All of this brings us to the main point of Christ’s teaching, of course. For at this point we should correctly ask: How can we recognize false teaching? How can we detect a wolf in sheep’s clothing? There are several answers.
First, there is no “strait gate” in his teaching. There is no “narrow way.” This point really comes from verses 13 and 14, the two verses that immediately precede Christ’s warnings about the false prophets. The verses of the Sermon on the Mount are not arranged as they are by accident. Thus, we are right to see a connection between the two sentences when Jesus says, “Enter in at the narrow gate,” and then follows that by saying, “Beware of false prophets, who shall come to you in sheep’s clothing.” He is saying that one of the ways you can detect the false prophet is by noticing that, although he says many things that seem probable, nevertheless he does not set forth the Lord Jesus Christ Himself as the only solution to man’s need and the only door to salvation. Learn to apply this. When you hear preaching or teaching or read about religion in books, learn to ask, “Does this system of thought have the Lord Jesus Christ as its center?” If it does, well and good. If not, then you must be warned against it.
Moreover, if you do this, then you will not be led away by appearances. You will not be taken in by a polished but false proclamation. Likewise, you will not be turned off by a view that is true but may be presented merely in an unusual fashion.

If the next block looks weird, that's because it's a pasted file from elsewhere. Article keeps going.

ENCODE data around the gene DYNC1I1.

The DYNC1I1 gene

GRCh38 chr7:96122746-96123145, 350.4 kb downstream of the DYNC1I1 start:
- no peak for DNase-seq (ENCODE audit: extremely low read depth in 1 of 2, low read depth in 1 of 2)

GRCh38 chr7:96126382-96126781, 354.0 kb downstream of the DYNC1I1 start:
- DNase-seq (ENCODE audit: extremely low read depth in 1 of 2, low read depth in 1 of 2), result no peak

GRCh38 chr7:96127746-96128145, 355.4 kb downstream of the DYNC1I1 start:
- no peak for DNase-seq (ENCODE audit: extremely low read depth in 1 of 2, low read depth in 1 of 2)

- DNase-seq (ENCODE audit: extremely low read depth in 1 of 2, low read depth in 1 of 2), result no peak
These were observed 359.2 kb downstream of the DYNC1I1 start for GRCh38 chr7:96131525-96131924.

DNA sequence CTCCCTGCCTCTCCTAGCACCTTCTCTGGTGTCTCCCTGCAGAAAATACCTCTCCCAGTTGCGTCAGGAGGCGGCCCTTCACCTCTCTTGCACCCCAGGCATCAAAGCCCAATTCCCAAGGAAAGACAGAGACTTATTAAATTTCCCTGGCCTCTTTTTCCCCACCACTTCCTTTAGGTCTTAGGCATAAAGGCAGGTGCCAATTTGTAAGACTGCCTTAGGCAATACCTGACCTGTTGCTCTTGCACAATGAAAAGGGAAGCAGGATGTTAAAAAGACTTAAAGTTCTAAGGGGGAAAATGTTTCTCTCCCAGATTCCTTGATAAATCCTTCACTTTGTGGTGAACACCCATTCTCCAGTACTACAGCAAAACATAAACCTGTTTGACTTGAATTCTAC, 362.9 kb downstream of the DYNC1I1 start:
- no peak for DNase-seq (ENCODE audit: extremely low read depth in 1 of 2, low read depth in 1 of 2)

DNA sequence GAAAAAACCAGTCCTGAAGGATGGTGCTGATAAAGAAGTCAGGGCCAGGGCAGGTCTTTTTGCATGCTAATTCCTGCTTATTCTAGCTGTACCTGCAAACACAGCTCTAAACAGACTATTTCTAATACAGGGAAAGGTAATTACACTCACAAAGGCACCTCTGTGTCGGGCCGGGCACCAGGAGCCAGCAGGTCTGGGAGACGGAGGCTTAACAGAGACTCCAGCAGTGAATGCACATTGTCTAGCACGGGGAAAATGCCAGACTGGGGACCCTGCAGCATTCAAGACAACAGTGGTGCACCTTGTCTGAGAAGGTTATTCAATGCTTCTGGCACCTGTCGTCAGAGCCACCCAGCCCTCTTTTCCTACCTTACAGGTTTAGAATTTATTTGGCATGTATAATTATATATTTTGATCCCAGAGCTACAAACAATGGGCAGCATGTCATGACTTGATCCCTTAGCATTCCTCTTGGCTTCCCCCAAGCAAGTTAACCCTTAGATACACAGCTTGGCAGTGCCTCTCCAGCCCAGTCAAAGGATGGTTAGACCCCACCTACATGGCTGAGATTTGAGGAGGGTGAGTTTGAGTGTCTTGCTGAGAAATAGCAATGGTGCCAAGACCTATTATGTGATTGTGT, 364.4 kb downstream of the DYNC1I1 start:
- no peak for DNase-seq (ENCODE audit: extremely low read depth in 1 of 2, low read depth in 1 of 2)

One example that I know of an unusual approach to Christian work is the one provided by some youth workers of our day. They have the outward appearance and manners of the hippie community, but their purpose is to win such people for Christ. Several years ago, when there was a general student strike on the University of California Berkeley campus, Campus Crusade immediately poured several hundred of their staff into the Berkeley area. Hippie-style workers entered into groups that were chanting protest statements such as, “Hell no, we won’t go!” or “Out of Vietnam!” and who were also making the two-fingered peace sign. As the Christian workers mixed in with the general crowd, the Campus Crusade staff held up only their index fingers and chanted, “One way, one way, one way,” meaning Jesus. That is Christianity. The first test of what is false or true teaching is whether or not Jesus Christ is proclaimed as the one way to God.